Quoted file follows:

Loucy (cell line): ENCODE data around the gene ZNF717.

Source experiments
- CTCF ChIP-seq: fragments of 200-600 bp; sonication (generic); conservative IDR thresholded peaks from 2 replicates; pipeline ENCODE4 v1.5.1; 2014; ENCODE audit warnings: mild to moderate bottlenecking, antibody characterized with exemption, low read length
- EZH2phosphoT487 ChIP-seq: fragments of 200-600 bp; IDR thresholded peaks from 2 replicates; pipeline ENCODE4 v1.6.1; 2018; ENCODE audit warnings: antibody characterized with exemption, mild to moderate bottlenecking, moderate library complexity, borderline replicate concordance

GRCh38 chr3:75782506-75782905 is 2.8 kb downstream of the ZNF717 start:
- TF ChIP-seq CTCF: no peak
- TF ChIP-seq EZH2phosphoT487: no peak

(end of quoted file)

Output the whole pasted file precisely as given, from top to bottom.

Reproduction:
Loucy (cell line): ENCODE data around the gene ZNF717.

Source experiments
- CTCF ChIP-seq: fragments of 200-600 bp; sonication (generic); conservative IDR thresholded peaks from 2 replicates; pipeline ENCODE4 v1.5.1; 2014; ENCODE audit warnings: mild to moderate bottlenecking, antibody characterized with exemption, low read length
- EZH2phosphoT487 ChIP-seq: fragments of 200-600 bp; IDR thresholded peaks from 2 replicates; pipeline ENCODE4 v1.6.1; 2018; ENCODE audit warnings: antibody characterized with exemption, mild to moderate bottlenecking, moderate library complexity, borderline replicate concordance

GRCh38 chr3:75782506-75782905 is 2.8 kb downstream of the ZNF717 start:
- TF ChIP-seq CTCF: no peak
- TF ChIP-seq EZH2phosphoT487: no peak